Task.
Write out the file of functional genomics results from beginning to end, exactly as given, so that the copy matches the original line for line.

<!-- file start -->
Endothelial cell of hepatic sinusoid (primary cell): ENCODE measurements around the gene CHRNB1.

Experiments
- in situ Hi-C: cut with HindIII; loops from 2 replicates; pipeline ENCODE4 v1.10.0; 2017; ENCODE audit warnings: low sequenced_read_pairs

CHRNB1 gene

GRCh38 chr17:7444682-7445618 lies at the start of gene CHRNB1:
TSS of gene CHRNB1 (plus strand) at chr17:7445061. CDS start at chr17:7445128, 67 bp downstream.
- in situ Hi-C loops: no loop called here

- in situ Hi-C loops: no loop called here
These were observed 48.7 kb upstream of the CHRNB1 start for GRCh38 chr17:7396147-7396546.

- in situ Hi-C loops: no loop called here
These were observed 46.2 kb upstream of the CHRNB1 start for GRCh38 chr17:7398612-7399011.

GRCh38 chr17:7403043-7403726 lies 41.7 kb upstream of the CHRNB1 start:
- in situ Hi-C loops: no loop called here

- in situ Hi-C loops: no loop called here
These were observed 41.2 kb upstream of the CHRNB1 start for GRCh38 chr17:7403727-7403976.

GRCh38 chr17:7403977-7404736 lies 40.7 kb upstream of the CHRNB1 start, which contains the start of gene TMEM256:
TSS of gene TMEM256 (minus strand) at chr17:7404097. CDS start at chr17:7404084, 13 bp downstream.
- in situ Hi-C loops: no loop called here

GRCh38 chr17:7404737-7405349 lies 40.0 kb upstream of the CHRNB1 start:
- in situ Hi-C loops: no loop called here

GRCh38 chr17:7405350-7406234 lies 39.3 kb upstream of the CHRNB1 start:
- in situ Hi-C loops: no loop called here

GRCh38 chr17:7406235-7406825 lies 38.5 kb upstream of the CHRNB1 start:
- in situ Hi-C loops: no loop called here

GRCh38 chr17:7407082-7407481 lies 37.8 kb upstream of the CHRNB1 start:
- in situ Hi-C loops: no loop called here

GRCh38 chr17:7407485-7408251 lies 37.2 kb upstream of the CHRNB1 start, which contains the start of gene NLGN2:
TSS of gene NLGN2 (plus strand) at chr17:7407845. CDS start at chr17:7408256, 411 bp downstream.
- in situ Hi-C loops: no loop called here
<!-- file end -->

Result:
Endothelial cell of hepatic sinusoid (primary cell): ENCODE measurements around the gene CHRNB1.

Experiments
- in situ Hi-C: cut with HindIII; loops from 2 replicates; pipeline ENCODE4 v1.10.0; 2017; ENCODE audit warnings: low sequenced_read_pairs

CHRNB1 gene

GRCh38 chr17:7444682-7445618 lies at the start of gene CHRNB1:
TSS of gene CHRNB1 (plus strand) at chr17:7445061. CDS start at chr17:7445128, 67 bp downstream.
- in situ Hi-C loops: no loop called here

- in situ Hi-C loops: no loop called here
These were observed 48.7 kb upstream of the CHRNB1 start for GRCh38 chr17:7396147-7396546.

- in situ Hi-C loops: no loop called here
These were observed 46.2 kb upstream of the CHRNB1 start for GRCh38 chr17:7398612-7399011.

GRCh38 chr17:7403043-7403726 lies 41.7 kb upstream of the CHRNB1 start:
- in situ Hi-C loops: no loop called here

- in situ Hi-C loops: no loop called here
These were observed 41.2 kb upstream of the CHRNB1 start for GRCh38 chr17:7403727-7403976.

GRCh38 chr17:7403977-7404736 lies 40.7 kb upstream of the CHRNB1 start, which contains the start of gene TMEM256:
TSS of gene TMEM256 (minus strand) at chr17:7404097. CDS start at chr17:7404084, 13 bp downstream.
- in situ Hi-C loops: no loop called here

GRCh38 chr17:7404737-7405349 lies 40.0 kb upstream of the CHRNB1 start:
- in situ Hi-C loops: no loop called here

GRCh38 chr17:7405350-7406234 lies 39.3 kb upstream of the CHRNB1 start:
- in situ Hi-C loops: no loop called here

GRCh38 chr17:7406235-7406825 lies 38.5 kb upstream of the CHRNB1 start:
- in situ Hi-C loops: no loop called here

GRCh38 chr17:7407082-7407481 lies 37.8 kb upstream of the CHRNB1 start:
- in situ Hi-C loops: no loop called here

GRCh38 chr17:7407485-7408251 lies 37.2 kb upstream of the CHRNB1 start, which contains the start of gene NLGN2:
TSS of gene NLGN2 (plus strand) at chr17:7407845. CDS start at chr17:7408256, 411 bp downstream.
- in situ Hi-C loops: no loop called here